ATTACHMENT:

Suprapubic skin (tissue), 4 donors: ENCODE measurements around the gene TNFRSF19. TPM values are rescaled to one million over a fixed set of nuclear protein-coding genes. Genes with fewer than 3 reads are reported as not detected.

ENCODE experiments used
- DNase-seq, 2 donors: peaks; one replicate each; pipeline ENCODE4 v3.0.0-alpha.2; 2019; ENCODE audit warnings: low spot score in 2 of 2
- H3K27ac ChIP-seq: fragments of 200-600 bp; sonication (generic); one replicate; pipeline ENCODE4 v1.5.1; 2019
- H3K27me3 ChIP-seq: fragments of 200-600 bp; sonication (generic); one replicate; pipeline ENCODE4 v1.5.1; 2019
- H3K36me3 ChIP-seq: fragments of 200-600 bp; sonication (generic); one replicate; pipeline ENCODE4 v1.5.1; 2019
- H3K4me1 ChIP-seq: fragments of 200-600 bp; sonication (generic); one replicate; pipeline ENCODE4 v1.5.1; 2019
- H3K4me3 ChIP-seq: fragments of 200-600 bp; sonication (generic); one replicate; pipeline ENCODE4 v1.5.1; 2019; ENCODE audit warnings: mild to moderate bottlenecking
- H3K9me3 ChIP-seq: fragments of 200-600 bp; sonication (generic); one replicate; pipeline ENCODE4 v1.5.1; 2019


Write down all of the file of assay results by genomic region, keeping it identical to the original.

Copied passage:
Suprapubic skin (tissue), 4 donors: ENCODE measurements around the gene TNFRSF19. TPM values are rescaled to one million over a fixed set of nuclear protein-coding genes. Genes with fewer than 3 reads are reported as not detected.

ENCODE experiments used
- DNase-seq, 2 donors: peaks; one replicate each; pipeline ENCODE4 v3.0.0-alpha.2; 2019; ENCODE audit warnings: low spot score in 2 of 2
- H3K27ac ChIP-seq: fragments of 200-600 bp; sonication (generic); one replicate; pipeline ENCODE4 v1.5.1; 2019
- H3K27me3 ChIP-seq: fragments of 200-600 bp; sonication (generic); one replicate; pipeline ENCODE4 v1.5.1; 2019
- H3K36me3 ChIP-seq: fragments of 200-600 bp; sonication (generic); one replicate; pipeline ENCODE4 v1.5.1; 2019
- H3K4me1 ChIP-seq: fragments of 200-600 bp; sonication (generic); one replicate; pipeline ENCODE4 v1.5.1; 2019
- H3K4me3 ChIP-seq: fragments of 200-600 bp; sonication (generic); one replicate; pipeline ENCODE4 v1.5.1; 2019; ENCODE audit warnings: mild to moderate bottlenecking
- H3K9me3 ChIP-seq: fragments of 200-600 bp; sonication (generic); one replicate; pipeline ENCODE4 v1.5.1; 2019